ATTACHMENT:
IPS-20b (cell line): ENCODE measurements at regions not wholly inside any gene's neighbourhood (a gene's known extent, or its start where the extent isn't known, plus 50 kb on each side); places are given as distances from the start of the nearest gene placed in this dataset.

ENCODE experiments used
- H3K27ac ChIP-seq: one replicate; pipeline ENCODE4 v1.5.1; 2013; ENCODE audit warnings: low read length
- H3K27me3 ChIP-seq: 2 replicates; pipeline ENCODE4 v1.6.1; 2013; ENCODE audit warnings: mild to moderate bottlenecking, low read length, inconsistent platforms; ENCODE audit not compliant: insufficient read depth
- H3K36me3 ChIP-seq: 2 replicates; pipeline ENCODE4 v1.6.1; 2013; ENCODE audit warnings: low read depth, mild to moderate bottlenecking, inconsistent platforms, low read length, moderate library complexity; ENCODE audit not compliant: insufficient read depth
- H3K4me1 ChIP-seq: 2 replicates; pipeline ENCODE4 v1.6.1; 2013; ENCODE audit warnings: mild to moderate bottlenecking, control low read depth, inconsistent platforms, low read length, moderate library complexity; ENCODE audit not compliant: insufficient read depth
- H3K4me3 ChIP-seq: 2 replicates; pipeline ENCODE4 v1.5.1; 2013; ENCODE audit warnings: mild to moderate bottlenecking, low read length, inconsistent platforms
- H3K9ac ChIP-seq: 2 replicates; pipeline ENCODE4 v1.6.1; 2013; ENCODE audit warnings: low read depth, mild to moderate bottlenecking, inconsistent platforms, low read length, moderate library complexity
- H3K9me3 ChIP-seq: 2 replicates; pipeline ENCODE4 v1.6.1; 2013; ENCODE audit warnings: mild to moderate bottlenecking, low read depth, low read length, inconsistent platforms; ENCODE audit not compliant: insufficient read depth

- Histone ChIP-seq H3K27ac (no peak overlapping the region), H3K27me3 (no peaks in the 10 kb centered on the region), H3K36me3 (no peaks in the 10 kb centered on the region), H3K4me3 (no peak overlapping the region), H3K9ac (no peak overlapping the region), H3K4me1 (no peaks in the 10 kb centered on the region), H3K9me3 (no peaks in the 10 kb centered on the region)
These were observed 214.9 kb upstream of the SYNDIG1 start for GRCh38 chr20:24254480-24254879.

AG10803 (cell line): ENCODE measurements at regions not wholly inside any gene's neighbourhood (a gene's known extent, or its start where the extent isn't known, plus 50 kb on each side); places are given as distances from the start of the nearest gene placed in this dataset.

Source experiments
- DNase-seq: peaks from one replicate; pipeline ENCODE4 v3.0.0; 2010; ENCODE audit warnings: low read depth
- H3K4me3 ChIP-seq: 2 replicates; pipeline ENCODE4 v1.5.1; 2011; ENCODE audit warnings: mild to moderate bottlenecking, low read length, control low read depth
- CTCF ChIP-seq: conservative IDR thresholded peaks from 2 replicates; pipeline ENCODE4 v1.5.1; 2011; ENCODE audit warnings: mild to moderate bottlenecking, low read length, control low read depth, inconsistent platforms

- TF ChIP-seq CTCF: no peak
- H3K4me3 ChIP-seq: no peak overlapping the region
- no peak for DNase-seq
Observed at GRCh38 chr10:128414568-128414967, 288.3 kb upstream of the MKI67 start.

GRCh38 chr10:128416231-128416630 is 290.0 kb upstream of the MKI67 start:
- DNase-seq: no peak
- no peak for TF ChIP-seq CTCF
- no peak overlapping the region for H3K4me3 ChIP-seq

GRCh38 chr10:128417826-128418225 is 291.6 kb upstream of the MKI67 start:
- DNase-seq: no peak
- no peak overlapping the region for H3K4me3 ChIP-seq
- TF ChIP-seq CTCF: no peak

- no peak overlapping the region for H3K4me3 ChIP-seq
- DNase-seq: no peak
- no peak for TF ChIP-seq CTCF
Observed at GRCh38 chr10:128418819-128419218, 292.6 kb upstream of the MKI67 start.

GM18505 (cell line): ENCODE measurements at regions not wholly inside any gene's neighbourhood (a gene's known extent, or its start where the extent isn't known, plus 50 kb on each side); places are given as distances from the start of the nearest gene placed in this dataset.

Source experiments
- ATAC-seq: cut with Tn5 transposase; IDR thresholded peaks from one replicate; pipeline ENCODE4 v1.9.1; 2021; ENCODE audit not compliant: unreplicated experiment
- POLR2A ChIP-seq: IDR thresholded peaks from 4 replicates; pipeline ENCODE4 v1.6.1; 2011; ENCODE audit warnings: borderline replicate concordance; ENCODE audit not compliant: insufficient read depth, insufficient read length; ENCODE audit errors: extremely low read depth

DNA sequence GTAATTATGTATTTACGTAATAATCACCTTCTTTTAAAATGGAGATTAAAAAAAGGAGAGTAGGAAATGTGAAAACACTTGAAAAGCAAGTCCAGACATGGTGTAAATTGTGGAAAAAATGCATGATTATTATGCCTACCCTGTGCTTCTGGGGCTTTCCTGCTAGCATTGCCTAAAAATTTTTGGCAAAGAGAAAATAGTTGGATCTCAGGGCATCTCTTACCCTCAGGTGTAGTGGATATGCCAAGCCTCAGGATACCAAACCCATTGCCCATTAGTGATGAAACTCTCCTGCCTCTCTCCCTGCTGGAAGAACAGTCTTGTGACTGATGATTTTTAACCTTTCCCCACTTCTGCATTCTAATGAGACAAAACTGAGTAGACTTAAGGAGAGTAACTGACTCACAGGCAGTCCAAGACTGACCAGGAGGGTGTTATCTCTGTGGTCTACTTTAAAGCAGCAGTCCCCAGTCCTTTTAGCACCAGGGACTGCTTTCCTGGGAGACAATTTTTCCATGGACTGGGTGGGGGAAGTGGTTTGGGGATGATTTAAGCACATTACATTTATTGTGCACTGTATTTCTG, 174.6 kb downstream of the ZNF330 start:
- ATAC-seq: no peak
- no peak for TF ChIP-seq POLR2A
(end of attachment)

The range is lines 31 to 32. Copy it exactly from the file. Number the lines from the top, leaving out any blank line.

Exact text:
- no peak for TF ChIP-seq CTCF
Observed at GRCh38 chr10:128418819-128419218, 292.6 kb upstream of the MKI67 start.